Some time ago I wrote a blog post about geodesics and different methods how they could be computed in Houdini. Geodesic distances are great since they represent the distance, or more precisely, the shortest distance between points on a surface. While this is an important property and useful for many things we might run into a situation in which other properties are even more important, for instance smoothness. This might be the case if we want to generate a smooth vector field based on the distance or if we are working on meshes with holes for example. However, a nice solution to these problems is to compute biharmonic distances instead of geodesic distances. Biharmonic distance is not necessarily the true distance between points on a surface but it is smooth and globally shape-aware.

Contrary to geodesic distance, the biharmonic distance is not computed directly on the surface but on the eigenvectors of the laplacian. Basically it’s the average distance between pairwise points projected onto incrementally increasing eigenvectors. The general accuracy is therefore highly dependent on the number of computed eigenvectors – the more the better. If we need to get exact distances we have to compute all eigenvectors or in other words, we need to perform the computationally rather expensive full eigendecomposition of the laplacian. For a sufficient approximation however, we usually can get away with the first 20-100 eigenvectors depending on mesh density and shape. For the implementation in Houdini I’m using Spectra and Eigen together with the HDK. Even though it’s quite fast to perform the eigenvalue/eigenvector decomposition, the computation of geodesic distances is of course much faster, especially on large meshes.

Y. Lipman, R. M. Rustamov, T. A. Funkhouser: Biharmonic Distance


Measuring geodesic distances and the computation of paths on a mesh is widely used in computational geometry for many different applications ranging from mesh parameterization and remeshing to skinning and mesh deformation. After a longer conversation and chat about this topic, and since i thought it could be useful at some point I finally got my feet wet on different algorithms to compute such geodesics in Houdini.
The first and obvious choice was to compute the shortest path between the source point and all the other points on the geometry. This was easy and fast to do but unfortunately it doesn’t compute geodesics. Since the underlying algorithm of the ShortestPathSop (Dijkstra) relies on the edges of the mesh, it computes just a rough approximation of the real distances. Of course, the inaccuracy could be minimized by iteratively smoothing the paths but still, the result will be far from being optimal and the method slow as well.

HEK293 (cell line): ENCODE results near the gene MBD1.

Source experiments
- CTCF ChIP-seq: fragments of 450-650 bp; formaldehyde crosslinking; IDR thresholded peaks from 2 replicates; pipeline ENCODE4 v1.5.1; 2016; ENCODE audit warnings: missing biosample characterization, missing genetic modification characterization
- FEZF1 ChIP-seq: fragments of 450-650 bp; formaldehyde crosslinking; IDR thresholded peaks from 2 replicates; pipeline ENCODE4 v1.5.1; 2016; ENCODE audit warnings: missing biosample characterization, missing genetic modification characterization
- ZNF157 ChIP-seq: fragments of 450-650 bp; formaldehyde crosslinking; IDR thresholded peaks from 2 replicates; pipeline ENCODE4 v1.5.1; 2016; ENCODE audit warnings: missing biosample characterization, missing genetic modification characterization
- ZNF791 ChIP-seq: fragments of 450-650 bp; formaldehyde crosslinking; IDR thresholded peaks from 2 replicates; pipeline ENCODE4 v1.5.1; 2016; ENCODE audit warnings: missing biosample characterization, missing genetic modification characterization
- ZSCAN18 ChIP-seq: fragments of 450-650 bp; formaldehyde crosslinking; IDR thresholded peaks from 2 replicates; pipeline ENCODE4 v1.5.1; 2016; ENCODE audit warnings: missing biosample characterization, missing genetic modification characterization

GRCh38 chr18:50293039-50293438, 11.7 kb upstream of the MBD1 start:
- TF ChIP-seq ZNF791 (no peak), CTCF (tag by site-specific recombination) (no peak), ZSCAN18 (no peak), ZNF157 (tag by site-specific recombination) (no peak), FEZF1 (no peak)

To circumvent this problem, I tried another method. Instead of measuring the length of the shortest paths directly it relied on the fact that a real geodesic path unfolds into a straight line. So, what I basically did was:

  • Compute the shortest path between point A and point B
  • Unfold the path onto a plane
  • Measure the Euclidian distance between point A and point B on the unfolded path.

This method worked quite nicely but it has one big drawback – it doesn’t work on meshes with holes. As soon as the line drawn between the start- and endpoint of the unfolded path crosses a hole, the result is no longer the true geodesic distance.

The third algorithm I´ve used was the well known Fast Marching Front Propagation Method. You start at the single source point and compute the distance to the 1-ring neighbouring points around it. By doing this iteratively and summing up the distances you´ll finally get the geodesic distance to all points in the mesh. This works because it is easy to calculate the distance to the third point of a triangle as soon as the other two distances are known.
For the first quick implementation i used python but it was way to slow to be usable. After replacing the slow list lookups in the code i got a 3 times speedup but it was still to slow which was the reason for porting the algorithm to the HDK. After that, it worked quite fast (around 270 times faster) but the general problem with this algorithm is, that it doesn´t work with obtuse triangles. In other words, it needs to work on a fairly clean and regular triangulated mesh. If this is not the case, you´ll end up with errors in the distance calculation which leads to larger errors and so forth. To prevent this from happening I had to insert conditional statements for obtuse triangles as well for all other special cases and hence the code got much longer and somewhat cluttered. Usually, when fast marching front propagation is used on 2D and 3D grids, this is not a problem but for arbitrarily triangulated meshes it is.

Finally I decided to implement the great paper: “Geodesics in Heat” by Keenan Crane. The method described in the paper works basically as follows:

  • Integrate the heat flow for a source point across the mesh
  • Compute the normalized gradient for the heat
  • Solve the Poisson equation to get the actual distance

One of the great advantages of the heat method is its brilliant simplicity. Basically it relies only on solving a sparse linear system what could be done quite efficiently by various linear algebra libraries (I’ve used Eigen for this). This makes it possible to compute the geodesic distances from more than one point in pretty much the same computation time, quite contrary to the marching method for example.


For some related reading:
K. Crane, C. Weischedel, M. Wardetzky: Geodesics in Heat
M. Novotni, R. Klein: Computing Geodesic Distances on Triangular Meshes
V. Surazhsky, T. Surazhsky, D. Kirsanov, S. J. Gortler, H. Hoppe: Fast Exact and Approximate Geodesics on Meshes
D. Bommes, L. Kobbelt: Accurate Computation of Geodesic Distance Fields for Polygonal Curves on Triangle Meshes